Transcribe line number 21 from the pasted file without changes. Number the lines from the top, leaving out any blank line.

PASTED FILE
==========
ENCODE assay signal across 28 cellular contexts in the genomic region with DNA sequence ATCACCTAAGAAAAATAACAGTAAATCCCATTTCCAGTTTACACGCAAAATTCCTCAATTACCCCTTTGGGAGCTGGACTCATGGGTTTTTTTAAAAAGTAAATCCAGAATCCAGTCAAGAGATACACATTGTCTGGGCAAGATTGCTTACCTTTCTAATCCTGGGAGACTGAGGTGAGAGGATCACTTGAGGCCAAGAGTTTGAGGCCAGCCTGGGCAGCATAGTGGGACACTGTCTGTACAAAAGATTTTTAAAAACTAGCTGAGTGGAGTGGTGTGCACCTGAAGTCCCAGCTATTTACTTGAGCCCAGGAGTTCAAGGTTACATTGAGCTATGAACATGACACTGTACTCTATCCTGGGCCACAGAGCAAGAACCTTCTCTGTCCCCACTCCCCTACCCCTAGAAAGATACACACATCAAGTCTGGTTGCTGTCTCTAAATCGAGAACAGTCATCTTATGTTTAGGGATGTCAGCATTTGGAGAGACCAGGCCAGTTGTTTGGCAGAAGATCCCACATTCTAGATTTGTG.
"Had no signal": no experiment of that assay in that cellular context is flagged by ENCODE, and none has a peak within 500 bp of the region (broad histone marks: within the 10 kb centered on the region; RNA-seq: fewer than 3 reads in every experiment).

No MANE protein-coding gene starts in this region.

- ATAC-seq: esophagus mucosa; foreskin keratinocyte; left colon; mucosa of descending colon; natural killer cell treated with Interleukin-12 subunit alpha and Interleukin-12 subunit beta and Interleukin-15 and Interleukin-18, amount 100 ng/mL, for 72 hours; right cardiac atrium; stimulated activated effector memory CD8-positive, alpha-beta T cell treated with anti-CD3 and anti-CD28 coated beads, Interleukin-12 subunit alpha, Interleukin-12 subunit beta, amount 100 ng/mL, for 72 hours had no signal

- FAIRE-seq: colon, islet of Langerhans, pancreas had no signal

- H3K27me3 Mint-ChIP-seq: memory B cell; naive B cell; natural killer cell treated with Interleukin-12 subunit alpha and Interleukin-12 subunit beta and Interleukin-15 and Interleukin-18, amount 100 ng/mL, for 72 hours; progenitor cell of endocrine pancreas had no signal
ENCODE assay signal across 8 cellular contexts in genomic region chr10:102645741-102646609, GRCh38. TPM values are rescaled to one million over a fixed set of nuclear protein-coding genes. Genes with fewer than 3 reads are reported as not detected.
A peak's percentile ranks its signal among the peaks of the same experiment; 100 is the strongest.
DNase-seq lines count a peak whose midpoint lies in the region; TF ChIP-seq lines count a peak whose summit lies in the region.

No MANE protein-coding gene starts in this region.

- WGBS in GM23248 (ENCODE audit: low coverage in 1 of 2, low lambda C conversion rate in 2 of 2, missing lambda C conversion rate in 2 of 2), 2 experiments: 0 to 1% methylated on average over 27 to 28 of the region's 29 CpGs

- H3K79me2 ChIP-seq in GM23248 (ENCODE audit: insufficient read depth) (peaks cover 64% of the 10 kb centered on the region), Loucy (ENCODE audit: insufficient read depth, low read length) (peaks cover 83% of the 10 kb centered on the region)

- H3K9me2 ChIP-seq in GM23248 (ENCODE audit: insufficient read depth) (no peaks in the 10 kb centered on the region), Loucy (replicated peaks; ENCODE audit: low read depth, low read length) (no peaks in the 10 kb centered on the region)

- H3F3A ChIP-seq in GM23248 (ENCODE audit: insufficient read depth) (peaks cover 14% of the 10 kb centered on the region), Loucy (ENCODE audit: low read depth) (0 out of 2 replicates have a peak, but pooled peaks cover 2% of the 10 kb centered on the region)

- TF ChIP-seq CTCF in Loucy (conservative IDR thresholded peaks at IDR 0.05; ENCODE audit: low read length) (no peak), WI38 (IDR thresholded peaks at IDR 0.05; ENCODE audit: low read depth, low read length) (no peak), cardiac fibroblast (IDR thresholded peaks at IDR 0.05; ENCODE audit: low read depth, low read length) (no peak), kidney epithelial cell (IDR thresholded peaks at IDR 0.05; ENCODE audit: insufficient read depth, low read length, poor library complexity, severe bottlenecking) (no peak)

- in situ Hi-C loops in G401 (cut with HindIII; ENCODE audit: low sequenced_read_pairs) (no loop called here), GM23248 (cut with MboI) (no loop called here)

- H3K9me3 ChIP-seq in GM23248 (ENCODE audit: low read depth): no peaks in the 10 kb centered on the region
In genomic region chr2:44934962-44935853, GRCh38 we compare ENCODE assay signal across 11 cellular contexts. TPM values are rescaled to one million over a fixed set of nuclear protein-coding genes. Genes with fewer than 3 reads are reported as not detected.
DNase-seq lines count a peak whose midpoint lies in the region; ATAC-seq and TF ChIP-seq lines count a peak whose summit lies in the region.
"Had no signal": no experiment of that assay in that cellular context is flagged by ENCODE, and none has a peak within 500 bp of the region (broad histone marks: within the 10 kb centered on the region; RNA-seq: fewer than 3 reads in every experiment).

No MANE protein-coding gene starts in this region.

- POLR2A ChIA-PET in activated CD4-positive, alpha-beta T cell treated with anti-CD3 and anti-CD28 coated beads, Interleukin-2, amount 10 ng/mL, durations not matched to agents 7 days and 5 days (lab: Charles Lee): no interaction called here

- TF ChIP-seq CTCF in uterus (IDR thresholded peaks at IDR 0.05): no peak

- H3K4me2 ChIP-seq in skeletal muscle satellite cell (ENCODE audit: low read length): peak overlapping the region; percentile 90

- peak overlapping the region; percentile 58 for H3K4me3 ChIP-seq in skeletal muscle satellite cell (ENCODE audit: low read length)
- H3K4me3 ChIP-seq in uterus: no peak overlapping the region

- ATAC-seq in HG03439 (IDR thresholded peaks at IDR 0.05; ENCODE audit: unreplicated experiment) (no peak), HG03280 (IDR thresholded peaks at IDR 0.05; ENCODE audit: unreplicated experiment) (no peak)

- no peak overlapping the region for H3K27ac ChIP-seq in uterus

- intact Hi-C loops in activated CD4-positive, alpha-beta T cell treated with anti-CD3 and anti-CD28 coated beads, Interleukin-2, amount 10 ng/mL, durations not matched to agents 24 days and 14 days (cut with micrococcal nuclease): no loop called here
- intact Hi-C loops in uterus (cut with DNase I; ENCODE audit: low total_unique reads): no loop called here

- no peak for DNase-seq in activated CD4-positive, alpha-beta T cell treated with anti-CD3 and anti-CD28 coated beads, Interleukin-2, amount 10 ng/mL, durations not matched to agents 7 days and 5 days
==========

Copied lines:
No MANE protein-coding gene starts in this region.